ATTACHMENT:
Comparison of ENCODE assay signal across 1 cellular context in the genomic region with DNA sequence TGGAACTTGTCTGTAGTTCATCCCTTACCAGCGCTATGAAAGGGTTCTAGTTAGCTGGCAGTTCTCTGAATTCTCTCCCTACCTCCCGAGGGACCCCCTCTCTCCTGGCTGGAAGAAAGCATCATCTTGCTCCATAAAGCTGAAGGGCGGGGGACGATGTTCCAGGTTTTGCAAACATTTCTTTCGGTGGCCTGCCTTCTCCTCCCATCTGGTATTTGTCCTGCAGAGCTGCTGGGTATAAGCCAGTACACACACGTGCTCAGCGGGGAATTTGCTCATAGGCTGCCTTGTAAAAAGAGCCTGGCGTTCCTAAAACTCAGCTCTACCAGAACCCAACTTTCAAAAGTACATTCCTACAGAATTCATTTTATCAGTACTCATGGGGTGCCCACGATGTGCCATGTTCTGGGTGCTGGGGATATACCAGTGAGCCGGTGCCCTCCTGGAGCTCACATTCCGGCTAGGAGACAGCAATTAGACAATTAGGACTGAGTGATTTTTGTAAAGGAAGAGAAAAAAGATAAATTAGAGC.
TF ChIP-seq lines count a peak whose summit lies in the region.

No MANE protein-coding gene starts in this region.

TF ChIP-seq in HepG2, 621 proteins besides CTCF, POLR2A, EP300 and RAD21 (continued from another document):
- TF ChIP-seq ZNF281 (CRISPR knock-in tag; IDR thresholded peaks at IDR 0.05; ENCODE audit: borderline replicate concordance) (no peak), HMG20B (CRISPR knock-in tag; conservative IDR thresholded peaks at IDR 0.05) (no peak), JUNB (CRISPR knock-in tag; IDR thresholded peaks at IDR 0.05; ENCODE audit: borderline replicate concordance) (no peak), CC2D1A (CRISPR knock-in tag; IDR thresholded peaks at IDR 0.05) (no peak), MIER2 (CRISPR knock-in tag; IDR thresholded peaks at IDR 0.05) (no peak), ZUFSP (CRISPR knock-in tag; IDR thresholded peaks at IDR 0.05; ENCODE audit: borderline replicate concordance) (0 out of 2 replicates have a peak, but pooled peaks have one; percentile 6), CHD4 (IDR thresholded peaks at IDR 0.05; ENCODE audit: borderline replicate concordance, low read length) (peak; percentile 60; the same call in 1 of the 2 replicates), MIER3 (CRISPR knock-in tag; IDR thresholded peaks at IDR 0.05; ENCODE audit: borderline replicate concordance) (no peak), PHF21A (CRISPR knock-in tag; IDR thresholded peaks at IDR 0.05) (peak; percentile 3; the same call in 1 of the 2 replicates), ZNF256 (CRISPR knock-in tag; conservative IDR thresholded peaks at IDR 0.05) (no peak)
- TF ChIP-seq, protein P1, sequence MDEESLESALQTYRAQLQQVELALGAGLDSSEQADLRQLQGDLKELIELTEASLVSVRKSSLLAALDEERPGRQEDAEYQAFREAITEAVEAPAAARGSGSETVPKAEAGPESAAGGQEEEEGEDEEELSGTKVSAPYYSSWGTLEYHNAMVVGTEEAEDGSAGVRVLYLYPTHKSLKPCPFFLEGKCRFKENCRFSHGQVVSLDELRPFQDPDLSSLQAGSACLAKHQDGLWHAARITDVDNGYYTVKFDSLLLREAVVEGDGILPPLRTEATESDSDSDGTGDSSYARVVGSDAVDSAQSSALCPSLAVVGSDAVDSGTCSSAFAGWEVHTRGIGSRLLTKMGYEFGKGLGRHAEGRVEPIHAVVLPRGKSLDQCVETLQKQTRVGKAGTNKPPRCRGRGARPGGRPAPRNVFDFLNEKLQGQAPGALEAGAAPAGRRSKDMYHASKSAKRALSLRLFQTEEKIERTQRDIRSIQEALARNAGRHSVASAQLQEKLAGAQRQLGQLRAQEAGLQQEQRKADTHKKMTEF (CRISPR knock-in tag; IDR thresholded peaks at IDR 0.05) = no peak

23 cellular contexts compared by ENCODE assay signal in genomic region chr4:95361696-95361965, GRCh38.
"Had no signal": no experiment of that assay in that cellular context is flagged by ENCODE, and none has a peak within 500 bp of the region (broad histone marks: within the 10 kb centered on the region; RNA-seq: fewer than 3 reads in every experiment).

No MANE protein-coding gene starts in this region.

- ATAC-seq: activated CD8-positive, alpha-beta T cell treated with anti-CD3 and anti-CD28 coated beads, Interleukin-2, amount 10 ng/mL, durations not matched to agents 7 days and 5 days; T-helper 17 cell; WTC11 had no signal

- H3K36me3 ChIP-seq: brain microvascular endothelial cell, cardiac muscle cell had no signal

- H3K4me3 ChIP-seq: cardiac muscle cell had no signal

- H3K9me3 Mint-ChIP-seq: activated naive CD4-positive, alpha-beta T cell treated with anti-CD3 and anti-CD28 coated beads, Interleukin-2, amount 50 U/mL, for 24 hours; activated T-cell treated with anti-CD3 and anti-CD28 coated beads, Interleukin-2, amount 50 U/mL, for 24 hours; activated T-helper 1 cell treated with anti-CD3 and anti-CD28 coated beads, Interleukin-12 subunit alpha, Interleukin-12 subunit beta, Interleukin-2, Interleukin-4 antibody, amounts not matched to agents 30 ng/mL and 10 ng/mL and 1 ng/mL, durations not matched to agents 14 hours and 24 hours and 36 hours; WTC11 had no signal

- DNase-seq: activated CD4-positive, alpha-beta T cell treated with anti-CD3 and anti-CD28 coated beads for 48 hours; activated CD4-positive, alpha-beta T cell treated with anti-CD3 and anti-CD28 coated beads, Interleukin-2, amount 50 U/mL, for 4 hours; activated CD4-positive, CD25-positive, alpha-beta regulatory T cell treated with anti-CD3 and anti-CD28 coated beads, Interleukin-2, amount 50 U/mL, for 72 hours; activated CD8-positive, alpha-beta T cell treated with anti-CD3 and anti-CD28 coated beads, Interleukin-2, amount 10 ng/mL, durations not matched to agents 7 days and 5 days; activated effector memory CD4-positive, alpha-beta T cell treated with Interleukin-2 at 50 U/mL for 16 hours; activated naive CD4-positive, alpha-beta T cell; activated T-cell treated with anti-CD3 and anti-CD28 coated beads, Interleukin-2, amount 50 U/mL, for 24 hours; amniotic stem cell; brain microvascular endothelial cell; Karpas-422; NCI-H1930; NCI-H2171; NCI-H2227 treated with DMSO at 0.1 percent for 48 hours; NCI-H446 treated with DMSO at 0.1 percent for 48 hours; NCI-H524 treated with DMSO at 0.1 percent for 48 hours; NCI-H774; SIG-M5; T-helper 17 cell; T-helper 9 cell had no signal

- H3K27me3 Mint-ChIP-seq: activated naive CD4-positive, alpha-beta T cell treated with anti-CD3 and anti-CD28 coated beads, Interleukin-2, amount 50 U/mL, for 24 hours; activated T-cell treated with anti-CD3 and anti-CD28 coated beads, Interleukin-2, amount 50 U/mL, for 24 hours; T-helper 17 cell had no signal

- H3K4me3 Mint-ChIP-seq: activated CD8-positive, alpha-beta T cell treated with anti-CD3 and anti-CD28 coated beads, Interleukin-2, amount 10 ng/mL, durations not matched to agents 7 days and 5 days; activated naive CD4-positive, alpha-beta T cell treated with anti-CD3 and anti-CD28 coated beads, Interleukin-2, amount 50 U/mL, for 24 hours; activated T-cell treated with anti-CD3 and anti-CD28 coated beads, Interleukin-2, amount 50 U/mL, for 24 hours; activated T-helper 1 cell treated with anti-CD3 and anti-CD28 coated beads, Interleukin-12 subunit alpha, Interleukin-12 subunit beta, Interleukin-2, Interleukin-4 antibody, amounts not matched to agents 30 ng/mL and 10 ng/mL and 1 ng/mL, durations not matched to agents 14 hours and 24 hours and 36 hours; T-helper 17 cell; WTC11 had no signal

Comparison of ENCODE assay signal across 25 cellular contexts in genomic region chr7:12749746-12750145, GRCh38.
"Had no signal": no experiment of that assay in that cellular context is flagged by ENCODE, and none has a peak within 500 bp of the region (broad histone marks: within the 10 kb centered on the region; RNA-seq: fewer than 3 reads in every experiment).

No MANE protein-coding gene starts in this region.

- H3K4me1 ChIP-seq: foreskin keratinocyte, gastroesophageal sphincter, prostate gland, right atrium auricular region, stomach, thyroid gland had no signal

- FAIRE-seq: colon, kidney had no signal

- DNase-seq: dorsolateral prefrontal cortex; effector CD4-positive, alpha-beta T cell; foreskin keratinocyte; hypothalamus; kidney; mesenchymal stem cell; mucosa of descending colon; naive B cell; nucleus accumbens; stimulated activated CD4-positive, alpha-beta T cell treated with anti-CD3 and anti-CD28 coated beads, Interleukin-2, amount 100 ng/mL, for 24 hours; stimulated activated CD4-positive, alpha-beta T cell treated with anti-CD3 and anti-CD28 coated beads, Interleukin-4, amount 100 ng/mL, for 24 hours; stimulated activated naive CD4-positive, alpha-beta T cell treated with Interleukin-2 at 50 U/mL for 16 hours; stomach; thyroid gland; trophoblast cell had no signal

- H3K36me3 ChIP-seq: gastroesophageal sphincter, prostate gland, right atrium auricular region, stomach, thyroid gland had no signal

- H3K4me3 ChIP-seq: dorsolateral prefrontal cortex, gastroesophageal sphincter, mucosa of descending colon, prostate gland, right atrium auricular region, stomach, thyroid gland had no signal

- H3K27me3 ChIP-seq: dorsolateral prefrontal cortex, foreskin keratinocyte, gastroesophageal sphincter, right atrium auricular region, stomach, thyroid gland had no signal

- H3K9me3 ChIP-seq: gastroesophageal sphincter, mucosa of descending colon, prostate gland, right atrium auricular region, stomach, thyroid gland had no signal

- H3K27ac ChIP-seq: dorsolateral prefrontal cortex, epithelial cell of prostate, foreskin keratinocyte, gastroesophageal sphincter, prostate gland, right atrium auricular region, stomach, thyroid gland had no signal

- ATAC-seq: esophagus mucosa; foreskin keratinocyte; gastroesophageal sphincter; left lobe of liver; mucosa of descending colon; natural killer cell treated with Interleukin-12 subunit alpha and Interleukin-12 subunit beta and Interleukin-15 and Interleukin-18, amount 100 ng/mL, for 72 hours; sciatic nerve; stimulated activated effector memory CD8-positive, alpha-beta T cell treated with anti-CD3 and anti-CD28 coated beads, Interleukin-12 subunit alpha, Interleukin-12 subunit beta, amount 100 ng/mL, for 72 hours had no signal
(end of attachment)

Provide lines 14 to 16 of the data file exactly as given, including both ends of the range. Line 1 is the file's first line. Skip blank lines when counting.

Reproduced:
- DNase-seq: activated CD4-positive, alpha-beta T cell treated with anti-CD3 and anti-CD28 coated beads for 48 hours; activated CD4-positive, alpha-beta T cell treated with anti-CD3 and anti-CD28 coated beads, Interleukin-2, amount 50 U/mL, for 4 hours; activated CD4-positive, CD25-positive, alpha-beta regulatory T cell treated with anti-CD3 and anti-CD28 coated beads, Interleukin-2, amount 50 U/mL, for 72 hours; activated CD8-positive, alpha-beta T cell treated with anti-CD3 and anti-CD28 coated beads, Interleukin-2, amount 10 ng/mL, durations not matched to agents 7 days and 5 days; activated effector memory CD4-positive, alpha-beta T cell treated with Interleukin-2 at 50 U/mL for 16 hours; activated naive CD4-positive, alpha-beta T cell; activated T-cell treated with anti-CD3 and anti-CD28 coated beads, Interleukin-2, amount 50 U/mL, for 24 hours; amniotic stem cell; brain microvascular endothelial cell; Karpas-422; NCI-H1930; NCI-H2171; NCI-H2227 treated with DMSO at 0.1 percent for 48 hours; NCI-H446 treated with DMSO at 0.1 percent for 48 hours; NCI-H524 treated with DMSO at 0.1 percent for 48 hours; NCI-H774; SIG-M5; T-helper 17 cell; T-helper 9 cell had no signal

- H3K27me3 Mint-ChIP-seq: activated naive CD4-positive, alpha-beta T cell treated with anti-CD3 and anti-CD28 coated beads, Interleukin-2, amount 50 U/mL, for 24 hours; activated T-cell treated with anti-CD3 and anti-CD28 coated beads, Interleukin-2, amount 50 U/mL, for 24 hours; T-helper 17 cell had no signal

- H3K4me3 Mint-ChIP-seq: activated CD8-positive, alpha-beta T cell treated with anti-CD3 and anti-CD28 coated beads, Interleukin-2, amount 10 ng/mL, durations not matched to agents 7 days and 5 days; activated naive CD4-positive, alpha-beta T cell treated with anti-CD3 and anti-CD28 coated beads, Interleukin-2, amount 50 U/mL, for 24 hours; activated T-cell treated with anti-CD3 and anti-CD28 coated beads, Interleukin-2, amount 50 U/mL, for 24 hours; activated T-helper 1 cell treated with anti-CD3 and anti-CD28 coated beads, Interleukin-12 subunit alpha, Interleukin-12 subunit beta, Interleukin-2, Interleukin-4 antibody, amounts not matched to agents 30 ng/mL and 10 ng/mL and 1 ng/mL, durations not matched to agents 14 hours and 24 hours and 36 hours; T-helper 17 cell; WTC11 had no signal